A few weeks ago, Sophie had come across an ad for the premiere of X-Men Zero, Wolverine in the Stars and Stripes newspaper I picked up at the US Embassy. “Can we go, Mom?” she asked. We’ll see I told her. A few days later, “Can we go Mom? I really want to go, please,” she asked again. We’ll see I said. The day before the event, I started to google to find out when it would take place. I knew all the movie premieres were at Roppongi Hills but I wasn’t sure when it started and where exactly they were held. I couldn’t find a single mention on google. Strange. I decided my last ditch effort would be to post something on Facebook. “Anyone know when the X-Men premiere starts tonight at Roppongi Hills?” Within a half hour, my best friend from High School, Jenny sent me a message telling me that her friend was Hugh’s hair stylist and that she just spoke to him this morning in Tokyo and that he was with Hugh going to the premiere. Would I like her to call him back and get us on the guest list? YES PLEASE! Within a few hours, our names were on the guest list and I couldn’t wait for the girls to come home from school so I could tell them that not only were we going to the premiere, we were actually going to get to see Hugh and watch the movie. You can imagine the jumping that ensued. They scrambled to finish their homework so they could figure out what they were going to wear. At 5pm, we left the apartment and went up to Roppongi Hills to check it out. After a few Japanese moments (enough said) they found the person who knew we were supposed to be there and we were in possession of 4 20th Century Fox Staff Stickers and were personally escorted to a fabulous spot on the red carpet. We watched Hugh ride in on the Harley from the movie and then laughed as he tried to speak Japanese and then Annie got to talk to him! We had brought our DVD copy of Australia and a big fat red sharpie and as he came down the red carpet Tom yelled Hugh really loudly. He turned around and saw Annie waiting with the DVD and he asked her where she was from and if she was on vacation or if she lived in Japan. She was pretty cool and answered all his questions. After the red carpet, we went into the theater and got to see the movie which we all really liked. It was a magical night. On the subject of magical nights, we had another one last night. It was the season opener for ASIJ Varsity Football. Hayden was starting as QB and Thomas was playing both ways, tight end and defensive end. Even though they have both played football since 4th grade, they’ve NEVER been on the same team. But now that Thomas repeated junior year and Hayden is playing up, they are together for the first time. And to add to the excitement, Tom Sr was announcing. On Thursday afternoon, the coach said that no one had volunteered to announce and they were in desperate need for someone to do it. Tom usually films the games but stepped up to announce. Picture it; Saturday night, 5pm, both of the boys playing together, Tom announcing, full moon. Had to have been one of the best nights of Tom Sr’s life. And Hayden’s. And maybe even Tom Jr’s. When the game was over, the brothers connected for two TD passes and Hayden ran in one of his own. We won 42-16. Tom had a blast working the mike. One of the touchdowns Thomas made, was one handed and ended up breaking a finger. It was our first experience in the Emergency Room in Tokyo and we had heard horror stories about finding an ER that would take you and would have the right doctor and one that spoke English. I called the American Club and they pointed us in the right direction: Go to the Red Cross Hospital and look for the red ramp right. Huh??? The red ramp right. Its the only area of the hospital that is open. Hmmm… we drove around the hospital in search of this mysterious clue. And then we found it. A small flashing red lamp light. Father and son spent the remainder of the night in the hospital while Hayden went out to celebrate. Magic.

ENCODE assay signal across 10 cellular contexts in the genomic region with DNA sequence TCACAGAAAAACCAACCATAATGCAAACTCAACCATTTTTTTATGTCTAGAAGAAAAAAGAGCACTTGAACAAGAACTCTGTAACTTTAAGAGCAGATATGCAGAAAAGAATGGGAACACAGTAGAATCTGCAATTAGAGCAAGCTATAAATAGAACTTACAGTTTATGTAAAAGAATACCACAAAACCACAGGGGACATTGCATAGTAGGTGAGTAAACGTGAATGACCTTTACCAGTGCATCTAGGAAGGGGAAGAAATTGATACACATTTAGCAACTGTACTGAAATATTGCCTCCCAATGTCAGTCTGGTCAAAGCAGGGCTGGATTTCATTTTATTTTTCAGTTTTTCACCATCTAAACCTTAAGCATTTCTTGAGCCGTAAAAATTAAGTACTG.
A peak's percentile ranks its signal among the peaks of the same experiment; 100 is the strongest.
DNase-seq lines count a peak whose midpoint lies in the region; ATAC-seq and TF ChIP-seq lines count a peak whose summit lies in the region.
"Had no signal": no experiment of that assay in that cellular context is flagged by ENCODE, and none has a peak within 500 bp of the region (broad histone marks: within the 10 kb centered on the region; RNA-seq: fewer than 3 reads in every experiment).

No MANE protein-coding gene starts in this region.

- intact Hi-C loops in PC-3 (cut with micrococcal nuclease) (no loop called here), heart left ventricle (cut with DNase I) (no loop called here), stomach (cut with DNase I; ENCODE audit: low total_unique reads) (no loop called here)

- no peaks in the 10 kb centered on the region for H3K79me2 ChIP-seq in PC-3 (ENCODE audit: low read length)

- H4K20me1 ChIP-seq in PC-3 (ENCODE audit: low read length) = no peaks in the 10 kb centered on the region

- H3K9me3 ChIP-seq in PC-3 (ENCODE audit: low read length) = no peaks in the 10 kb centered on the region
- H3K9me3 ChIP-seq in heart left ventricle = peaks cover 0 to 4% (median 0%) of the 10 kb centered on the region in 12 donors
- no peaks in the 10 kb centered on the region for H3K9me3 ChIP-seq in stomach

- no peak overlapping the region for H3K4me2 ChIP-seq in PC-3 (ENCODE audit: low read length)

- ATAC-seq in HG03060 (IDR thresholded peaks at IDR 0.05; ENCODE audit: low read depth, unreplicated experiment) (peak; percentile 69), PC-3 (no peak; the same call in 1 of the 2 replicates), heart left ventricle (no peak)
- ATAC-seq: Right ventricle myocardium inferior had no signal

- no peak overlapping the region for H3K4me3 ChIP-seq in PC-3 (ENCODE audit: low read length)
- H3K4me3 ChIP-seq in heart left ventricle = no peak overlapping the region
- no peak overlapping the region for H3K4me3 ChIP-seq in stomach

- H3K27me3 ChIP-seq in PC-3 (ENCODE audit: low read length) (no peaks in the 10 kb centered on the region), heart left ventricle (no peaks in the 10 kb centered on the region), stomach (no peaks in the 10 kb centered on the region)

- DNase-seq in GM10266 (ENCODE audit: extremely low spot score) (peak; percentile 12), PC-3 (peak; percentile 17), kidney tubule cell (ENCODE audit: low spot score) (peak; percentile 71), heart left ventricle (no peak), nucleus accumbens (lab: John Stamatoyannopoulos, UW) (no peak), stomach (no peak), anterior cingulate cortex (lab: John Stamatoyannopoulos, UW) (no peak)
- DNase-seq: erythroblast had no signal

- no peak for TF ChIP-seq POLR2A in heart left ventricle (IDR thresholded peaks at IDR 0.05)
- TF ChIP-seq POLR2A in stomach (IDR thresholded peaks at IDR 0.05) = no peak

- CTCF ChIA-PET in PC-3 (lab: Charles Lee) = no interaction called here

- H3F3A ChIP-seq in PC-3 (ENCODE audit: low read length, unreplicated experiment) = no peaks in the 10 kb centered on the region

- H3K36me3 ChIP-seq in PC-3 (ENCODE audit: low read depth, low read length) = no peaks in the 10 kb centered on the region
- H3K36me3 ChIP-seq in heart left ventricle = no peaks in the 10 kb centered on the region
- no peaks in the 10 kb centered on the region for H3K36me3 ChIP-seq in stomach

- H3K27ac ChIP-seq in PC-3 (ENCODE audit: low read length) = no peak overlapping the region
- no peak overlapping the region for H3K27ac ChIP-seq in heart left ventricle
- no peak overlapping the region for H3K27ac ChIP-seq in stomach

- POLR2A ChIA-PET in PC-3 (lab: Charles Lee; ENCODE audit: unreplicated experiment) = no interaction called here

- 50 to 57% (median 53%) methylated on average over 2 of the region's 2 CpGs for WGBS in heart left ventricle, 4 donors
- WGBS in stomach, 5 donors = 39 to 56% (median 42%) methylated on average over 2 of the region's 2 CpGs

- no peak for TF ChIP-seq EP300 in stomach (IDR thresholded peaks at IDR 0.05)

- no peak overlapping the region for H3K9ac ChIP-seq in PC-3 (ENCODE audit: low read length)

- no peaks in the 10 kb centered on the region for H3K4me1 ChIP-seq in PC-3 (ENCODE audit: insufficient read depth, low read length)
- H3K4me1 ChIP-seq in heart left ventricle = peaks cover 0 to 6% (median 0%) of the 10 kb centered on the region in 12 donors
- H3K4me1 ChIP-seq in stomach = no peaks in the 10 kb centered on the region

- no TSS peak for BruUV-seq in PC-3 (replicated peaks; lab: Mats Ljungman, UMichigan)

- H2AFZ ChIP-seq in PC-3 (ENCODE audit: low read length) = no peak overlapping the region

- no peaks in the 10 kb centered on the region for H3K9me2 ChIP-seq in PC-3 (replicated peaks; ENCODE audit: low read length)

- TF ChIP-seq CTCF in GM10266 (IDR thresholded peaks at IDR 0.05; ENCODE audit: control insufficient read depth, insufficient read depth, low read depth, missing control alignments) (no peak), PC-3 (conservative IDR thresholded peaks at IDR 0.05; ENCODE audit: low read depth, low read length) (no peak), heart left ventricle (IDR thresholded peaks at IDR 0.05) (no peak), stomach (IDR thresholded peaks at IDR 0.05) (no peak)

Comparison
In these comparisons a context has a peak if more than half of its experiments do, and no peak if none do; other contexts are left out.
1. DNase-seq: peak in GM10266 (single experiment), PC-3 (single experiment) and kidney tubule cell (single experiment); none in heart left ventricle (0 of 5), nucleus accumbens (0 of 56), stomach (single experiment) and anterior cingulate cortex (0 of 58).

After 10 weeks in America, we returned for year two in Tokyo. We are happy to report that we have a new addition to the family. No, I’m not pregnant and we didn’t get a dog. Thomas Jr. made a last minute decision to spend his senior year in Japan instead of returning to Exeter. It will complete the circle that began when he went to kindergarten in Tokyo in 1996. Funny how things work out. Needless to say, there were some adjustments that had to be made. First on the list: decide where he would live. We have a nice size apartment but it was really chosen with three kids in mind. In July, with Tom Sr. in the U.S. we had a family discussion with housing options as the topic and no one had any interest in either sharing or giving up their current rooms. Tom told Thomas he’d have to sleep in the storage room. Thomas Jr. reminded his father that he was 6’3″ tall. Tom assured him that he would renovate the “room” into something really cool and very cave-like; warm and cozy. Thomas wasn’t buying it. However, it did peek Sophie’s interest. She started questioning him about what he was going to do. And he started making some promises. Big ones. The dinner concluded, the discussion over and Sophie agreed to move from her very nice bedroom with a deck and sliding glass doors overlooking Tokyo into a storage closet with no windows and no ventilation. Tom returned to Tokyo after his two week home leave and started the building “negotiations”. First, he spoke with the building management about getting Thomas a studio apartment in our building. They gave him the listing sheets of all the apartments that were for rent. Everything was too expensive except for something listed as “Maid Quarters” for $500 per month. “Can you tell me about these maid quarters?” Tom asked. The woman from the management company started to laugh. “That is only for women. Not for men.” Tom told her (with his tongue very far in his cheek) that he was going to report her to the ministry for discrimination. Hmmmm… I believe if there were one of these, the lines would be very long. Anyway, the maids room was not an option. So he approached it from another angle. He asked the management to remove all the shelves from the closet and to create new larger deeper shelves. They said they would come upstairs and take a look. After 5 people came, listened to Tom’s request, sucked their teeth, said “eh to ne” a few times, they said they would get back to him. A week later, architectural plans were delivered to Tom. This is no exaggeration. And the proposed cost to build the new shelves (which Tom was going to put a mattress on was $2500.00. Tom said Thank you, but no. He ended up having the shelves built at a home depot like store (Tokyu Hands) and they made two tables that push together to form a platform. A full size mattress sits on top. Throughout all the deliberations, the management was very very curious about what Tom was doing in our apartment. They kept making him promise that nothing heavy would be put on the shelves. Tom would just nod his head and agree. Nothing heavy. Somehow, in a matter of a few short weeks, he was able to turn a very ugly storage closet into a pretty cool, cozy room for Sophie complete with flat screen TV, dressing table, mirrored closet and framed Twilight Book covers from around the world. Our 4 bedroom apartment became a 4.5 bedroom apartment almost over night. Adjustment #1 complete. Now, if we could only solve the problem of feeding a family of 6 (two of them 6’3 hungry football players) for less than $1000.00 a week, we would be all set!